Nepal, Bangladesh graduate from LDCs
By 2026, Bangladesh, Nepal and Laos will graduate from being least developed countries (LDCs) to developing countries. Graduating from LDC is an outcome of an elaborate process involving stakeholders within the United Nations (UN) and respective national governments, and is based on an assessment of a country’s income levels, human assets index, and economic and environmental vulnerabilities. Having LDC status has advantages in terms of development aid. But countries aspire to move to the next stage of the development hierarchy, and signal to the world that they have robust political and economic institutions.
In that backdrop, the UN General Assembly’s resolution last week charting out the progress of the three countries is good news. Usually, the UN system gives a three-year transition period so that countries can adjust their development plans before moving on from LDC status. But given the devastation unleashed by the pandemic, Bangladesh, Nepal and Laos will have a five-year transition period.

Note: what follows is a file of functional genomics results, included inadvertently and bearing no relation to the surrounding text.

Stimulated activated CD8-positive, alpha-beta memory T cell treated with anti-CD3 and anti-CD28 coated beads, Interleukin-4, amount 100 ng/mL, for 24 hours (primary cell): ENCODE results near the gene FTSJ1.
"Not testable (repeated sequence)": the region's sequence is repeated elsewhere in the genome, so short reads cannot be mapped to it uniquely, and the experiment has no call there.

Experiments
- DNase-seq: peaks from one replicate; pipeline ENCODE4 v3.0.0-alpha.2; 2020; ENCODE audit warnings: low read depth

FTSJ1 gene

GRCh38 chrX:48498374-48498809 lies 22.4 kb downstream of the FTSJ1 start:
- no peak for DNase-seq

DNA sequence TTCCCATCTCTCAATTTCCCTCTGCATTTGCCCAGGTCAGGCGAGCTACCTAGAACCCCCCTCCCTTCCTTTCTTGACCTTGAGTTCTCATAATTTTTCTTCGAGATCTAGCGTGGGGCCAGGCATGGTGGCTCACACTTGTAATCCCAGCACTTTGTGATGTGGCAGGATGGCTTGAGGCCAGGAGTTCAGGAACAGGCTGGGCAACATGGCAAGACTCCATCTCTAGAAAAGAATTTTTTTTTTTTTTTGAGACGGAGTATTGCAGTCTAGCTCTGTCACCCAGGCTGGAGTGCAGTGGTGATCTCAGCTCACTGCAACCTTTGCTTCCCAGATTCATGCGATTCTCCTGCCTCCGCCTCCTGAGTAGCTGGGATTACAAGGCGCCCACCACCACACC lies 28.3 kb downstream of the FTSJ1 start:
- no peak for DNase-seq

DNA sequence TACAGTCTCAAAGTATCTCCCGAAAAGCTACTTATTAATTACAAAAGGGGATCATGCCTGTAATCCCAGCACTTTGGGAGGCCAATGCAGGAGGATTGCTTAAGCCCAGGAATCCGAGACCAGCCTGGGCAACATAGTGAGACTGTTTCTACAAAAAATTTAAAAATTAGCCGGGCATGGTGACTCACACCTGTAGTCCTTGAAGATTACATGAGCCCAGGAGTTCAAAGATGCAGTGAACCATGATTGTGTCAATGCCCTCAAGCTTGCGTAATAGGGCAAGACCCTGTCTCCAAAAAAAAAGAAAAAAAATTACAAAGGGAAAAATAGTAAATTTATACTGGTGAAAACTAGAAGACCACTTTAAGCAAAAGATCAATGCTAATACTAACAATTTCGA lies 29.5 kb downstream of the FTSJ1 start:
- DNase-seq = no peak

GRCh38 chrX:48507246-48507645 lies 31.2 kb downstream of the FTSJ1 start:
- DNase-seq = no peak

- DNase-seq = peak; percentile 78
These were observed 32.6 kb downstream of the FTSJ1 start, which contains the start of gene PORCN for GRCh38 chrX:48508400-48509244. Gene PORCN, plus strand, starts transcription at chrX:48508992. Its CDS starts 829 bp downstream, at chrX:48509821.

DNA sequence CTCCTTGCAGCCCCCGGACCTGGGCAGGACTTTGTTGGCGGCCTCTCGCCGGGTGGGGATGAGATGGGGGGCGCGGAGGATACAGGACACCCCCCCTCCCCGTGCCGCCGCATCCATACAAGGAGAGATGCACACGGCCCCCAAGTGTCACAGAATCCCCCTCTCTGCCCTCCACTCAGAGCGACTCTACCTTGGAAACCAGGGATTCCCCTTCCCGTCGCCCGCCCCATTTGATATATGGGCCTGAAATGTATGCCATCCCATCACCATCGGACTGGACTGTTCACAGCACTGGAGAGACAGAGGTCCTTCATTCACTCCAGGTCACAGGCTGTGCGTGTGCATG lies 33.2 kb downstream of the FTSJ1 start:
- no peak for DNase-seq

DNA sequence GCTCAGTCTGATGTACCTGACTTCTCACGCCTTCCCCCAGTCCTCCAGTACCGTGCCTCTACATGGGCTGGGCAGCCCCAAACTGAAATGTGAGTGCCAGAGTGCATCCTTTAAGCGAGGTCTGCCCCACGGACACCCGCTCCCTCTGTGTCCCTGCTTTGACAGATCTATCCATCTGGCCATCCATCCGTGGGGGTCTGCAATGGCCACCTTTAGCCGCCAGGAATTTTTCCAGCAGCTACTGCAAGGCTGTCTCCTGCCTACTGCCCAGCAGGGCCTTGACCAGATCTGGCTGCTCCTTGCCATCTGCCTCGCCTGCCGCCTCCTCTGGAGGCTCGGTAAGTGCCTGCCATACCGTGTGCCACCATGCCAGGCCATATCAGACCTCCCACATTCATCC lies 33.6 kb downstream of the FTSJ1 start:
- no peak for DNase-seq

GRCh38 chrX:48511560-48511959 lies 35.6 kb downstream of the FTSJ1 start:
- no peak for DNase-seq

Bangladesh’s development story, where it has focused on social development indicators and harnessed the power of civil society, is remarkable. Nepal, despite staggering instability (it has seen a civil war, three Constitutions, and over two dozen governments in 20 years), has benefited from foreign aid and domestic political demand for better developmental outcomes. To be sure, both countries have a long way to go. But this is where India can step in. New Delhi is seen as an active political player in Dhaka and Kathmandu — but its developmental role is often ignored. India can make a difference, and build goodwill in the neighbourhood if it continues to help both countries meet their nationally determined development objectives.